They are called "blasters," "flashes," "suddens," "micros," "shorts" and "short-shorts." They are so short they resemble poems. Yet they are neither poems nor short stories, neither formal essays nor diary entries. Some of them could be called prose poems. All of them are tiny kingdoms, one to four pages long. Whether fiction or nonfiction, good shorts are not only short but also complex and complete. They present an entire world in just a few sentences and their focus can expand from a memory to a supposition or shrink from a theory to an anecdote.
BUSINESS
August 14, 1996 | JESUS SANCHEZ, TIMES STAFF WRITER
The founders of Los Angeles-based real estate giant Maguire Thomas Partners said Tuesday that they are going their separate ways, splitting up one of the nation's largest and most influential commercial development firms. The late-afternoon announcement by partners Robert F. Maguire and James F. Thomas comes after months of speculation within real estate circles that a break-up was pending.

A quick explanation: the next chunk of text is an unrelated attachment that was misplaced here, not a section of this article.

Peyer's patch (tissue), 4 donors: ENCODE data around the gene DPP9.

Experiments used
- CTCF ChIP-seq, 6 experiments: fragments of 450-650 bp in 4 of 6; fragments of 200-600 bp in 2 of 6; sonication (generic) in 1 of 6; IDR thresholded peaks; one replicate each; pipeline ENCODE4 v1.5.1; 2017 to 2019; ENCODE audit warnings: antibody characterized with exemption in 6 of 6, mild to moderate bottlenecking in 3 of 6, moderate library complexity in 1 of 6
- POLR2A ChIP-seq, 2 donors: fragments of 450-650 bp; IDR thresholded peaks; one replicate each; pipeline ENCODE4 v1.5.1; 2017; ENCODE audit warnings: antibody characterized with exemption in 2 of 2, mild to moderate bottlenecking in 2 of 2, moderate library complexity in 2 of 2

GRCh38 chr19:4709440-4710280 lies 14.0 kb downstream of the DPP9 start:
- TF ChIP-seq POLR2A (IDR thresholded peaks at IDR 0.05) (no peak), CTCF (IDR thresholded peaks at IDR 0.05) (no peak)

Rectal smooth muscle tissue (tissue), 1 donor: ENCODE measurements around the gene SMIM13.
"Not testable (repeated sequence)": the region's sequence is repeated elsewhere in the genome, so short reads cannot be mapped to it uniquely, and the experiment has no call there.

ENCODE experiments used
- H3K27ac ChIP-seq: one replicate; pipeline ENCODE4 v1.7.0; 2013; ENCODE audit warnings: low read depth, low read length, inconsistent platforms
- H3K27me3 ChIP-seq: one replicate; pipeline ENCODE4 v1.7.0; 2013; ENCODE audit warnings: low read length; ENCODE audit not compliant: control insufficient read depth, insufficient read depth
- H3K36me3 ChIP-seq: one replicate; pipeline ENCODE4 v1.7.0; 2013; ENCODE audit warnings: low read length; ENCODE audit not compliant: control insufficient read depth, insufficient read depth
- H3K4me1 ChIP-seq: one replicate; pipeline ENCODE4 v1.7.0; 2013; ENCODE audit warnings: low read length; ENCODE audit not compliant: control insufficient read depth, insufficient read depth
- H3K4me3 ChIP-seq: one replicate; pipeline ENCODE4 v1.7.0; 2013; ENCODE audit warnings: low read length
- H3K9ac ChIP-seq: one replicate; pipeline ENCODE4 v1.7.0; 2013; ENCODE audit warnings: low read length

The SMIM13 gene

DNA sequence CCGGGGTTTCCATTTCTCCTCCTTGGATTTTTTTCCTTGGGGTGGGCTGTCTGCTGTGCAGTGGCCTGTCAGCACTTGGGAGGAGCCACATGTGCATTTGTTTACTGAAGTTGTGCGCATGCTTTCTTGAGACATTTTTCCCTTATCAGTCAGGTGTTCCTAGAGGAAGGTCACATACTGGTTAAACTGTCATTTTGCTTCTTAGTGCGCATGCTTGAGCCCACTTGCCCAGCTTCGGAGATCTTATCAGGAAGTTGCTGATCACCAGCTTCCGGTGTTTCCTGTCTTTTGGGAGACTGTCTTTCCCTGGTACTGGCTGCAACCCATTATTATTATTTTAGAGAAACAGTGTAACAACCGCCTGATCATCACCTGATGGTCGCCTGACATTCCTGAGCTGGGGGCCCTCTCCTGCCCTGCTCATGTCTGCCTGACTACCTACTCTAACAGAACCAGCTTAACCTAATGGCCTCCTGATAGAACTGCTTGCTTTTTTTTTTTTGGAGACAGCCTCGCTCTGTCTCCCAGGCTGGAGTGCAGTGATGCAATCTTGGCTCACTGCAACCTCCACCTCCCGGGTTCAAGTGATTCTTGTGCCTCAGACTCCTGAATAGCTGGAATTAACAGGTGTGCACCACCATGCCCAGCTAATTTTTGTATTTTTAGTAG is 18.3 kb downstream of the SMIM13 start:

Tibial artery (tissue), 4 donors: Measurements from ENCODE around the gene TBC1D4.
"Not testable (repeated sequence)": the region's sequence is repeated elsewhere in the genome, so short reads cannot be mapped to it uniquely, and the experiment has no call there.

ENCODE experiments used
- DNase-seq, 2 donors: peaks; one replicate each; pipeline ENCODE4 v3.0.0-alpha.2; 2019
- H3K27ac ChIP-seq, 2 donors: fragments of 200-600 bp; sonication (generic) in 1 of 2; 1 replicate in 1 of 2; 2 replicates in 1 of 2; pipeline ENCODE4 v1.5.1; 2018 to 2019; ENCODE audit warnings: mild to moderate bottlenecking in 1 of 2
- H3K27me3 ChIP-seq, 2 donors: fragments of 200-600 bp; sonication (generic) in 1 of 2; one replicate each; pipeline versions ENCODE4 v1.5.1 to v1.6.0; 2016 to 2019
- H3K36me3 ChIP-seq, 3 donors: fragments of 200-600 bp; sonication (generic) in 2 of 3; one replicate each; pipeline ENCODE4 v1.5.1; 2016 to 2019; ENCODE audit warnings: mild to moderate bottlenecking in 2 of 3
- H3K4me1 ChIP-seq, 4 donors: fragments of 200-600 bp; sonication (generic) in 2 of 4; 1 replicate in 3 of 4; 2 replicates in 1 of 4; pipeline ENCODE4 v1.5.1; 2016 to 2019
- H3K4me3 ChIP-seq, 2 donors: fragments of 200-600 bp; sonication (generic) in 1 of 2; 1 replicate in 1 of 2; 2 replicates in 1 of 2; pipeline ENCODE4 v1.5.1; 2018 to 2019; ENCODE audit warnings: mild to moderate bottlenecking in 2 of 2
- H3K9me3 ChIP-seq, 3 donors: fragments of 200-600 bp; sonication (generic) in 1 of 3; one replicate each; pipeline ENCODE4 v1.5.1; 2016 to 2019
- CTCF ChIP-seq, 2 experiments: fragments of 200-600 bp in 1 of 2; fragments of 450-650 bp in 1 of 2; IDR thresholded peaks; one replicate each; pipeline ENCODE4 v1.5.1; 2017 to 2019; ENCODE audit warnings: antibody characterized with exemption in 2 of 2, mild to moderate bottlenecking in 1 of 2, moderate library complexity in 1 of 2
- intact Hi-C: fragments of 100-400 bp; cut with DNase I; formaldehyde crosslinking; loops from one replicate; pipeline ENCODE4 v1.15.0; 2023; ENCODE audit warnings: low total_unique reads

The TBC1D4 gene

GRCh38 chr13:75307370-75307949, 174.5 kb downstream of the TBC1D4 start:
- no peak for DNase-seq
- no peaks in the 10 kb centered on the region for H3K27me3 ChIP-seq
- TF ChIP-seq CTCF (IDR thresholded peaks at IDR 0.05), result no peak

CALIFORNIA | LOCAL
January 7, 1994 | THOM MROZEK, SPECIAL TO THE TIMES
A handyman who confessed to killing his live-in girlfriend and burying her body in a North Hollywood warehouse pleaded guilty Thursday to manslaughter and was sentenced to 11 years in state prison. But authorities said James Thomas Hernandez will never be released because he previously received two life sentences for raping and torturing another woman in the same Sherman Way warehouse about six months after disposing of the body there.
CALIFORNIA | LOCAL
March 25, 1993 | DIANE HAITHMAN and TRACY WOOD, TIMES STAFF WRITERS
Developer and civic activist James A. Thomas, who led the prestigious Los Angeles County Music Center through the most tumultuous year in its three decades, said Wednesday that he will not seek a traditional second term as chairman of the center's Board of Governors. During his tenure, Thomas helped clean up a series of embarrassing incidents that began with a fund-raising controversy two years ago and led to the resignation of center President Esther Wachtell.
BOOKS
May 5, 2002 | MICHAEL HARRIS, Michael Harris is a regular contributor to Book Review.